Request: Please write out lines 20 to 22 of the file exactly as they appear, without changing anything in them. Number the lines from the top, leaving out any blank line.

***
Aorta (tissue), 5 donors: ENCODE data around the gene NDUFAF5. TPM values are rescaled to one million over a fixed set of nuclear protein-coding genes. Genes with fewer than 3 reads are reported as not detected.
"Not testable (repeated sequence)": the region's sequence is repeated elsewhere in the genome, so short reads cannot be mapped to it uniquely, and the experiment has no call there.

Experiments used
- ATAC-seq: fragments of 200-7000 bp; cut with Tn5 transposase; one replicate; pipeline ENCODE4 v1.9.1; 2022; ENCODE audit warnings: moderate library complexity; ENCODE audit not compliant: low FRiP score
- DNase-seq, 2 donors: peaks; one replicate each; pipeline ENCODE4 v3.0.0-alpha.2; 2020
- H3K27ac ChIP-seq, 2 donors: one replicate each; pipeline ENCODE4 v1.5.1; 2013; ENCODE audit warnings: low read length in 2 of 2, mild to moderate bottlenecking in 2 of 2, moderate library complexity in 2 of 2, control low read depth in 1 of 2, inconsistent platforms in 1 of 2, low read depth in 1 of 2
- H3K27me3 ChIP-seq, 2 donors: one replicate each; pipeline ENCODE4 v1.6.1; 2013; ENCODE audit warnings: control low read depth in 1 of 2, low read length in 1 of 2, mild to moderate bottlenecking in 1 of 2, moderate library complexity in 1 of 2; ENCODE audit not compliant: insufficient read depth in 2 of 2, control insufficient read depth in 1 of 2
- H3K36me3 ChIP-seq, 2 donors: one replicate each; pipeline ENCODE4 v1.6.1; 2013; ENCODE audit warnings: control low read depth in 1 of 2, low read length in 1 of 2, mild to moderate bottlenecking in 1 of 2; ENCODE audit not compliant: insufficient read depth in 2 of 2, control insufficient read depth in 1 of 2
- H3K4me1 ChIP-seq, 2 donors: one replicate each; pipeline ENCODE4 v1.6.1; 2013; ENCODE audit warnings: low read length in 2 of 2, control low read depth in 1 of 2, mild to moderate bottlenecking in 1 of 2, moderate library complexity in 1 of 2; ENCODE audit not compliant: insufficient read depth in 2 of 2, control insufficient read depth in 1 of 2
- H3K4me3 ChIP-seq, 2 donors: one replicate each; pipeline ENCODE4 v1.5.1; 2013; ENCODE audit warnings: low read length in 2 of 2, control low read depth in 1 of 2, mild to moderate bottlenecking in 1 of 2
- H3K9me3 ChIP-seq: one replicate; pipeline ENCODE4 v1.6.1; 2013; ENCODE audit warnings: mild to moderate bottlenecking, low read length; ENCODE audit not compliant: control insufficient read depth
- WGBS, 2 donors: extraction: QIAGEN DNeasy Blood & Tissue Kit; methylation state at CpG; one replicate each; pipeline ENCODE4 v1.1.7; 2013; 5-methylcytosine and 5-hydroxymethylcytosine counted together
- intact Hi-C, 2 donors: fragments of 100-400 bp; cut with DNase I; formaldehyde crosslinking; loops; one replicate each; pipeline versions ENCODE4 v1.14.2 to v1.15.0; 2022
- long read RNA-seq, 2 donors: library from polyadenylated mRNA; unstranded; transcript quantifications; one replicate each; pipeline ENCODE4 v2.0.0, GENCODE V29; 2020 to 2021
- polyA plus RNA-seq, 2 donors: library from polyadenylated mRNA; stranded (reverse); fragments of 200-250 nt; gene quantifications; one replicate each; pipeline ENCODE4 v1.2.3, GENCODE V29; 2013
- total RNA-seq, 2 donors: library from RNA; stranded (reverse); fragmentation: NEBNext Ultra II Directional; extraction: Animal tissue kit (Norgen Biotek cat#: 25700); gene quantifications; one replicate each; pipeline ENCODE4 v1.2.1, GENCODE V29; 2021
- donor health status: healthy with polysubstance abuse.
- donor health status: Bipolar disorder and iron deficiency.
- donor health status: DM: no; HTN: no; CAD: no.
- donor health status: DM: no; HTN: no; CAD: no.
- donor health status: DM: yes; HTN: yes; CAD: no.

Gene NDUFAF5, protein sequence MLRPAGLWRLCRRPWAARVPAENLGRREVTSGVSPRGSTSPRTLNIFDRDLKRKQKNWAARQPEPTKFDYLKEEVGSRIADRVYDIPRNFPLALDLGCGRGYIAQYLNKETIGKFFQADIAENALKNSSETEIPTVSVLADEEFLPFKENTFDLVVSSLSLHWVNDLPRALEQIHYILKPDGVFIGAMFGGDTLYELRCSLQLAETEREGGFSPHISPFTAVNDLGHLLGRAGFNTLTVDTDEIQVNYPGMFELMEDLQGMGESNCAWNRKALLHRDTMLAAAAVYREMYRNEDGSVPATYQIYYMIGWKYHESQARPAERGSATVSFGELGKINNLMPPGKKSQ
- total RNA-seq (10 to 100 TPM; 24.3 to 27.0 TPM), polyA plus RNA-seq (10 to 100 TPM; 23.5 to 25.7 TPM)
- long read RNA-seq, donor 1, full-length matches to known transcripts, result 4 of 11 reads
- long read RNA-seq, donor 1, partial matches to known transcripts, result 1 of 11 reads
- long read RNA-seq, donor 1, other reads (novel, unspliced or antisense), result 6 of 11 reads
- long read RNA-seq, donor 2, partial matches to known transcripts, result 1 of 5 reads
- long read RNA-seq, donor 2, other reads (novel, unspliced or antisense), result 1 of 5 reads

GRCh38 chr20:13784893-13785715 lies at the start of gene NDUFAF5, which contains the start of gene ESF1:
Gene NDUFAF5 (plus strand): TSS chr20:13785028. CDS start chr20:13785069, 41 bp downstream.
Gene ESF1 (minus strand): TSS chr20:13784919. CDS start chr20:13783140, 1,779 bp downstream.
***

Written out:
- donor health status: DM: no; HTN: no; CAD: no.
- donor health status: DM: yes; HTN: yes; CAD: no.

Gene NDUFAF5, protein sequence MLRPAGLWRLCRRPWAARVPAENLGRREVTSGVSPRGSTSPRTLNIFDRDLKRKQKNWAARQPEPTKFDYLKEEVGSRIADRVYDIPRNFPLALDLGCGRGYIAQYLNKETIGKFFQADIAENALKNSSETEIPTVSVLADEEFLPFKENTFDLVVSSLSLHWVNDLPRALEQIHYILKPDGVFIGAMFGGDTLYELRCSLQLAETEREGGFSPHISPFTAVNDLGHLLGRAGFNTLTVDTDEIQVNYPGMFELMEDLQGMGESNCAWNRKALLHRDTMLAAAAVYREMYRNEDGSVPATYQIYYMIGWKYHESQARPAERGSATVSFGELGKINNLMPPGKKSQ